Trump's Border Wall Gives Martin Marietta Texas-Sized Advantage

  • ‘I think he’s going to build that wall,’ CEO Ward Nye says
  • Aggregates producer also in line for infrastructure spending

Martin Marietta CEO Expects to Benefit From Border Wall

About two-thirds of President Donald Trump’s proposed border wall with Mexico would cut through Texas and that’s a boon for Martin Marietta Materials Inc., the state’s biggest producer of cement, concrete and aggregates.

Martin Marietta is well-positioned to win work as builders and contractors jockey to be part of the construction project. The administration has set an aggressive timetable for building the wall, asking for full design proposals by March 24 and planning to make awards next month.

“We are getting some early calls and indications of interest on that right now,” Chief Executive Officer Ward Nye said in an interview Monday at Bloomberg headquarters in New York. “We’ll be one of the first people shipping material to the job site.” 

The Raleigh, North Carolina-based company hasn’t included potential wall-related demand for its crushed stone, gravel and sand in 2017 forecasts, Nye said. It isn’t clear what the construction phases will look like or even what materials will be used to build the structure, he said.

“If there’s any heavy-side activity in Texas, we’ll be a big part of that,” Nye said.

The wall may face hurdles over funding and from Democrats. Senate Minority Leader Chuck Schumer on Monday threatened to shut down the government to stop the project.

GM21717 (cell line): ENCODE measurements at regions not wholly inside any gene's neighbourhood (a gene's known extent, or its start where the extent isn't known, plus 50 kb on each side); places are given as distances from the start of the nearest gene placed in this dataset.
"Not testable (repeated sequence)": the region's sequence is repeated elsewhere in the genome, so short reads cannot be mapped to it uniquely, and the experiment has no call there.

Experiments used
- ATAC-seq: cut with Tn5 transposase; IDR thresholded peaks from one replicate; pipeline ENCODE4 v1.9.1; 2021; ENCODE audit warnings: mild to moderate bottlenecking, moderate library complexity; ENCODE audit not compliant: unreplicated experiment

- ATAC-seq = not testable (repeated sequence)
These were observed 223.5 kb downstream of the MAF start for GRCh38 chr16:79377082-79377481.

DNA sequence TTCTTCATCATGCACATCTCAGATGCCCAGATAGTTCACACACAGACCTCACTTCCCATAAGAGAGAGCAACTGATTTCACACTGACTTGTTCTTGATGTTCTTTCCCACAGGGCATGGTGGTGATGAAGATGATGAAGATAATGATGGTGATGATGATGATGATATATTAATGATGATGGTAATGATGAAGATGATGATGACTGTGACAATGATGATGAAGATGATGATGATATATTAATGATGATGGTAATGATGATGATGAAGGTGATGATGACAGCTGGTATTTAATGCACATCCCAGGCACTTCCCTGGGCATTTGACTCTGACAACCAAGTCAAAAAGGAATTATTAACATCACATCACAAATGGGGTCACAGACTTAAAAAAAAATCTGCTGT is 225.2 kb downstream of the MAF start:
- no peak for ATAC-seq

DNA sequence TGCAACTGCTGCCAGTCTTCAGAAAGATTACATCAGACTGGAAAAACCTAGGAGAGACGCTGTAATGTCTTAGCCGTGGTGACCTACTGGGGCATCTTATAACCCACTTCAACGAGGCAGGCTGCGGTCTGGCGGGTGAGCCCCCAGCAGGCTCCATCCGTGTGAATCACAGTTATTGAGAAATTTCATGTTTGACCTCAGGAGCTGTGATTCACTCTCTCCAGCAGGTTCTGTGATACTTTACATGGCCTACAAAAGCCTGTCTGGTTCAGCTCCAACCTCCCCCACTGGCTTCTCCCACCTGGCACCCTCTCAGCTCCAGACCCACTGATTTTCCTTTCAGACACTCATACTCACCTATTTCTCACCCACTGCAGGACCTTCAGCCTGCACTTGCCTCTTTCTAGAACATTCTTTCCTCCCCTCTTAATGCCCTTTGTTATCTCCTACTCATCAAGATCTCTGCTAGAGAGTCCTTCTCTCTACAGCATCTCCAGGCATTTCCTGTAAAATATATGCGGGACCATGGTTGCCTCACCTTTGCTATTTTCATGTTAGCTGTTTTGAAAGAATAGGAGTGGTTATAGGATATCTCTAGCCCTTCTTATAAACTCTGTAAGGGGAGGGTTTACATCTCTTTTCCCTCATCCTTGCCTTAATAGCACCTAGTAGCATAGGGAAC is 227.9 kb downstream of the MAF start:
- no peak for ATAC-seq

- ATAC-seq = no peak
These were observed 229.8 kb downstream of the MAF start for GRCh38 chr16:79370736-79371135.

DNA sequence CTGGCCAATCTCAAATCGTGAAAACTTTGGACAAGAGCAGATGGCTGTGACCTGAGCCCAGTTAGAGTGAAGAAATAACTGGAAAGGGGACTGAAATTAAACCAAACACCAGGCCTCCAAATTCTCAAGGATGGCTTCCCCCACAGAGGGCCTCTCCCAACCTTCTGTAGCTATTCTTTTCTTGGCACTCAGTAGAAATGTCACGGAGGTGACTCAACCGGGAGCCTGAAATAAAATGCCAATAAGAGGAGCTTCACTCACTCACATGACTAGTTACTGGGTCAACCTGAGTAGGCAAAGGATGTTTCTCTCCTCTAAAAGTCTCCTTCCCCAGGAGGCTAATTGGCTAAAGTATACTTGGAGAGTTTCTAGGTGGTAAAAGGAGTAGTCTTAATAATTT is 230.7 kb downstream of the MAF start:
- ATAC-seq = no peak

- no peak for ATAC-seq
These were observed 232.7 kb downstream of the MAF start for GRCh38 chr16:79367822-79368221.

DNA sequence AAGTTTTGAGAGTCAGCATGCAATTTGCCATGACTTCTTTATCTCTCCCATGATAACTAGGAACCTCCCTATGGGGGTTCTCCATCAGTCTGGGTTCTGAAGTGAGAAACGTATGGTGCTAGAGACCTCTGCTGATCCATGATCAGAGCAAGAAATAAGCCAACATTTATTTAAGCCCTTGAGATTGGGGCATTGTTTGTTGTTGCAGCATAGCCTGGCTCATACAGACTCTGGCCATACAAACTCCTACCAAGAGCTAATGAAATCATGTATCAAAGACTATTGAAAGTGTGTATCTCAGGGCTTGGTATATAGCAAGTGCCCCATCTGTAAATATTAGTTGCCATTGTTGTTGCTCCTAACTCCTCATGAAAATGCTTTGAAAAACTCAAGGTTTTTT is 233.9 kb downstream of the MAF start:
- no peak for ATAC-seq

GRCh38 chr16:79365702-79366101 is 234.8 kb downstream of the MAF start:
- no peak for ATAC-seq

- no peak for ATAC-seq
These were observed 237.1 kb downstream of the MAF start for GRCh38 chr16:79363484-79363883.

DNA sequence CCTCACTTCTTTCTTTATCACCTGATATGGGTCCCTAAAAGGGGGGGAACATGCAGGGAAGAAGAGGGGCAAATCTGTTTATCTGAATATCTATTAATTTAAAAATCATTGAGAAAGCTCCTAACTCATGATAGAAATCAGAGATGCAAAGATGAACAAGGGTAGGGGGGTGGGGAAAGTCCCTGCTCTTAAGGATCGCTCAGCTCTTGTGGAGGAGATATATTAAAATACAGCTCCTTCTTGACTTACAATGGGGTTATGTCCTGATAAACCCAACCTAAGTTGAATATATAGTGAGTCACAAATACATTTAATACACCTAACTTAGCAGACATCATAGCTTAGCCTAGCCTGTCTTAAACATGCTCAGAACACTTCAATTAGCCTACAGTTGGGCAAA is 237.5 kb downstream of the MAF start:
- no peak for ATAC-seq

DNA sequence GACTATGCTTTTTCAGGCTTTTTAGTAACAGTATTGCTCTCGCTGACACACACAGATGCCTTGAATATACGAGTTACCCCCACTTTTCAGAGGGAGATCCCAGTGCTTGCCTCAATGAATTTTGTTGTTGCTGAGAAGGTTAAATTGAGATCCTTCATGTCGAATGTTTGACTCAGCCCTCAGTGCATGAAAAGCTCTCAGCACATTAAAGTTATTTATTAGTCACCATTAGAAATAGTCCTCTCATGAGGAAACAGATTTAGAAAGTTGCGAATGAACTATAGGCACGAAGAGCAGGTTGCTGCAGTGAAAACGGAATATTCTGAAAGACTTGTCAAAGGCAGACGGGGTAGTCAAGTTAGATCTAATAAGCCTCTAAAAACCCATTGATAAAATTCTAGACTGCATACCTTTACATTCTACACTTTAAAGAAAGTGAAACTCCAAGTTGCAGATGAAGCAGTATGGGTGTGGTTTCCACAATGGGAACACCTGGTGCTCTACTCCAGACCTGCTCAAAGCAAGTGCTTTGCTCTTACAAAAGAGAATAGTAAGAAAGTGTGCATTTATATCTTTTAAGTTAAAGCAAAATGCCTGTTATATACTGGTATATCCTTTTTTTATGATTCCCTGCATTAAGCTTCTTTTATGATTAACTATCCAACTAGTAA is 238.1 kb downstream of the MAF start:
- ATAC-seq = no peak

Staying Neutral

Martin Marietta isn’t taking sides on the project’s necessity, Nye said. The company has a duty to shareholders and workers to bid on supplying materials for any large construction project, he said. 

“I think he’s going to build that wall,” Nye said.

The company would also benefit from a proposed plan to spend $1 trillion on U.S. roads, bridges and other infrastructure projects. The funding may come from taxing truck freight, boosting the gasoline tax and applying levies to electric cars, Nye said. 

“They’re wearing out the road the same way the rubber would from a gasoline or diesel vehicle,” he said. “They’re just not paying for any degree of maintenance or repair on it.” 

In large cities, toll roads and bridge can be funded from public-private partnerships. Martin Marietta has plenty of capacity at its quarries and plants to supply a surge in construction, he said. 

“There’s not one silver bullet” to fund infrastructure spending, he said.

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